How statins improve blood vessel health

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Introduction to Statins

Statins are a commonly prescribed medication used by over 40 million Americans to lower their cholesterol levels.

Developed in the 1980s, these drugs primarily target an enzyme that controls cholesterol production in the liver.

Despite their primary use, clinical studies have shown that beyond their cholesterol-lowering effects, statins also provide protective benefits against cardiovascular disease.

However, the underlying mechanisms of these effects have so far been a mystery.

Extensive Benefits of Statins: A Mystery Solved

Stanford Medicine researchers have used new genetic tools to study how statins work in human cells and mice.

Their study, published in Nature Cardiocular Research, has shed light on how these cholesterol-lowering drugs protect the cells that line blood vessels.

Heart failure patients who take statins have a reduced risk of having a second heart attack. Statins have also been shown to prevent clogged arteries, reduce inflammation, and even lower the risk of cancer.

“This study gives us an understanding at a very deep mechanistic level of why statins have such a beneficial effect that goes beyond lowering LDL or ‘bad’ cholesterol,” said Professor Joseph Wu, MD, Ph.D., of Stanford Medicine.

Detailed study of statins and blood vessels

To understand the effects of statins on blood vessels, the researchers tested a common statin, simvastatin, on laboratory-grown human endothelial cells.

These cells line our blood vessels and often transform into another type of cell called mesenchymal cells in various diseases.

When treated with simvastatin, these endothelial cells formed more capillary-like tubes, a sign of an improved ability to grow into new blood vessels.

Discovering the Mechanism: The Role of ATAC-seq

The researchers got their breakthrough when they used a technique called ATAC-seq. This method sheds light on what is happening at the epigenetic level – changes in gene expression that do not involve changes in the genetic sequence.

ATAC-seq showed that the changes in gene expression are due to the way DNA is packaged in the nucleus.

DNA does not exist in our cells as loose strands, but as a series of tight coils wrapped around proteins known collectively as chromatin. The revealing or hiding of specific DNA sequences in these coils determines their expression.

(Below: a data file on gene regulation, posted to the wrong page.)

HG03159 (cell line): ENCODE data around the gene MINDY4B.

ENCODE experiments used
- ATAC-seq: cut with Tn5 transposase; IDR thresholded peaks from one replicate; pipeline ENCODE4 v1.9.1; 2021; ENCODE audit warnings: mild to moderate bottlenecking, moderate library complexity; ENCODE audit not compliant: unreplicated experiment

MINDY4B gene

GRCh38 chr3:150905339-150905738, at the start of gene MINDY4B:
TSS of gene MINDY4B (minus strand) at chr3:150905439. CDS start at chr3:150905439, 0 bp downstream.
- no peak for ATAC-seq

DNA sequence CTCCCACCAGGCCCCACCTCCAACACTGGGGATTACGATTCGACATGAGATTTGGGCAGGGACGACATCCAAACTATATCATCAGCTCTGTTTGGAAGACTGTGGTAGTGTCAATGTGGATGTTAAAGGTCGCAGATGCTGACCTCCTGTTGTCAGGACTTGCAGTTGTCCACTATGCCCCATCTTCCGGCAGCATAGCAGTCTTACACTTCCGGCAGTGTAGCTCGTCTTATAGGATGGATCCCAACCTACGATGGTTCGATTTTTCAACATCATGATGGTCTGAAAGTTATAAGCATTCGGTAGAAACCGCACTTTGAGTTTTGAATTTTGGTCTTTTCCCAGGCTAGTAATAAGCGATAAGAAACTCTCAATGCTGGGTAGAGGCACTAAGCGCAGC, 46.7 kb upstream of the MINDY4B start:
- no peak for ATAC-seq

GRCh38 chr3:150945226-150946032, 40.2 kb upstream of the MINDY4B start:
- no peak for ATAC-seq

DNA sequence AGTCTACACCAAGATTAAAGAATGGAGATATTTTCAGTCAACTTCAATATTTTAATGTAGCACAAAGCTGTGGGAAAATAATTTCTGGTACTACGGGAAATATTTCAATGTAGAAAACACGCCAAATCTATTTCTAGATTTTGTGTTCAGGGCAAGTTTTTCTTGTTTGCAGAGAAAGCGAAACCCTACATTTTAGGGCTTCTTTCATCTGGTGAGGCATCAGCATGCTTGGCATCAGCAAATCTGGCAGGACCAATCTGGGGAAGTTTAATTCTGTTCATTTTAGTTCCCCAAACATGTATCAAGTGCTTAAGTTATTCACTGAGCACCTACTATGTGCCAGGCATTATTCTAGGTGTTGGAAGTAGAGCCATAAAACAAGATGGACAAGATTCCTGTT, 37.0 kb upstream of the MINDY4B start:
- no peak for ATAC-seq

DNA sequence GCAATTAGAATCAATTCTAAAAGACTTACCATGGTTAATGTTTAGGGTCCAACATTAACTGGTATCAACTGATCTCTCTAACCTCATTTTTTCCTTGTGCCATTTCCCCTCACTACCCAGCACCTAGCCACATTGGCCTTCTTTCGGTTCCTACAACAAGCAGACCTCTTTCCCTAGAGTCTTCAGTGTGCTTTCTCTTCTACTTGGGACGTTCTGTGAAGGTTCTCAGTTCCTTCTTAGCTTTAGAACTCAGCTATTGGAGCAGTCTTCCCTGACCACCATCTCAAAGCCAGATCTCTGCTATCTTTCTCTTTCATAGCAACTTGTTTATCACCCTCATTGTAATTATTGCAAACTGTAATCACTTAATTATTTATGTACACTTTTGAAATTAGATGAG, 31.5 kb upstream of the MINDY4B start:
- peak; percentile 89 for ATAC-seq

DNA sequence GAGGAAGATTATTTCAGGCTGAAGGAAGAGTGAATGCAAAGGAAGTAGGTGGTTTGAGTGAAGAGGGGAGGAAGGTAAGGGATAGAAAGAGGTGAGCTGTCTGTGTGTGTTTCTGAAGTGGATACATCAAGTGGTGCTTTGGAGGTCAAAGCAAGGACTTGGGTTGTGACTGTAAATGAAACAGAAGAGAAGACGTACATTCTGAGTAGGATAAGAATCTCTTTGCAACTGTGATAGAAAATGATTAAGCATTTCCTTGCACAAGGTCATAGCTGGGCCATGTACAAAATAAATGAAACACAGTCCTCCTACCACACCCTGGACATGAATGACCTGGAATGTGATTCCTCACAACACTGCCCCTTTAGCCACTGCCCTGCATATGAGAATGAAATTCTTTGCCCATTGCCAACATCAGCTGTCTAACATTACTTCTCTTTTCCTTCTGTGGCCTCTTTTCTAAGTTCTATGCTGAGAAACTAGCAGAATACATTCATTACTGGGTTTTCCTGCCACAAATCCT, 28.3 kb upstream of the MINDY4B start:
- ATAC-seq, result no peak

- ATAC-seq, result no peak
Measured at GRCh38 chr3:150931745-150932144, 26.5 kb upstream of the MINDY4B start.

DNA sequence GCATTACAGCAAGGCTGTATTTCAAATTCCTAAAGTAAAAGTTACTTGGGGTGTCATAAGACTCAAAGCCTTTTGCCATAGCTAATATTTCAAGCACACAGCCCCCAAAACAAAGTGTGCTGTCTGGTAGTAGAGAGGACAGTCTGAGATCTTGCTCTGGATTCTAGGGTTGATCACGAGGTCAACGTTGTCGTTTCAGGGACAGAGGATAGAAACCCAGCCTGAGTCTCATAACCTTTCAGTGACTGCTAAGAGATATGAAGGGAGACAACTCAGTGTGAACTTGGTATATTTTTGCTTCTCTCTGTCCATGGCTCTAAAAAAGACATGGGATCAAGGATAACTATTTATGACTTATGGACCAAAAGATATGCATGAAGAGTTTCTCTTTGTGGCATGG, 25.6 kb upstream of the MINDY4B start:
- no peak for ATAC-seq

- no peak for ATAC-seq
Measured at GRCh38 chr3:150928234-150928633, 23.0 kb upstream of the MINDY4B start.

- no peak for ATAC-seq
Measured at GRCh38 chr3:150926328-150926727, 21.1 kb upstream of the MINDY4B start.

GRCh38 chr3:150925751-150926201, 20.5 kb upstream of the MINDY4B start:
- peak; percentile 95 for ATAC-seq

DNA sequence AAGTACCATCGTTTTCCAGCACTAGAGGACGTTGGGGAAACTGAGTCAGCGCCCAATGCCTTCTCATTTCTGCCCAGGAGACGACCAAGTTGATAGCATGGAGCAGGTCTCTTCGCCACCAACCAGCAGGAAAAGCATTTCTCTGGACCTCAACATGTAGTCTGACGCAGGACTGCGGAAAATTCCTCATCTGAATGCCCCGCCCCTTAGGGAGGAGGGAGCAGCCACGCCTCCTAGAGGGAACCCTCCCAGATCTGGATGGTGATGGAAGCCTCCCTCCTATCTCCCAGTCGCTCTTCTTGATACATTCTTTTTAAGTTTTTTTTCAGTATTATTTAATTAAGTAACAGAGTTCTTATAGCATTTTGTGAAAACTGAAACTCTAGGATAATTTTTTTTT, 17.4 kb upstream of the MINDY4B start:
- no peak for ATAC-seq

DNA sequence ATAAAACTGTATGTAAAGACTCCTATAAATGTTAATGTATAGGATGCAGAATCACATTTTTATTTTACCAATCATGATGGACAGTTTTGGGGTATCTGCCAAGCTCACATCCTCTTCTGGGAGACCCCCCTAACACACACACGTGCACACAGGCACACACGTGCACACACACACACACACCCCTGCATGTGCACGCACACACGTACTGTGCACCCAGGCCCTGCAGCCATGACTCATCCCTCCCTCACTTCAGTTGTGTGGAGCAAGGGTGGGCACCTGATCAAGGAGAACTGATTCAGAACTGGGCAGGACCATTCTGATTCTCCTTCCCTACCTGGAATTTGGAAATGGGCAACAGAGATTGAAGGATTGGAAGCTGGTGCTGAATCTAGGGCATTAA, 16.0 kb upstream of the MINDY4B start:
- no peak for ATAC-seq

The researchers found that cells treated with simvastatin had closed chromatin structures that reduced the expression of genes that trigger the transition from endothelium to mesenchyme.

This process revealed that simvastatin prevented a protein called YAP from entering the nucleus and opening up the chromatin.

Statins and diabetes: tests in mice

The researchers then tested simvastatin on diabetic mice. Diabetes causes minor changes in blood vessels that resemble the damage that often occurs in people prescribed statins.

After eight weeks of treatment with simvastatin, the diabetic mice showed significantly improved vascular function, with the arteries relaxing and contracting more easily.

Conclusion: A better understanding of statins

The results allow for a more detailed understanding of the vascular disease process and could help physicians identify and treat early signs of vascular damage.

The study provides valuable insight into the benefits of statins, including a deeper understanding of how they protect blood vessels, their effects on gene expression, and how they may improve vascular function in conditions like diabetes.

“This study explains how statins provide vascular benefits,” Professor Wu said.

If you care about the health of your heart, please read studies on COVID infection and vaccinations related to heart problems and how to drink coffee to prevent heart disease and stroke.

For more information on heart health, see the latest studies and results on common foods that can greatly increase your risk of heart disease Vitamin K2 could help reduce the risk of heart disease.

The study was published in natural cardiovascular research.

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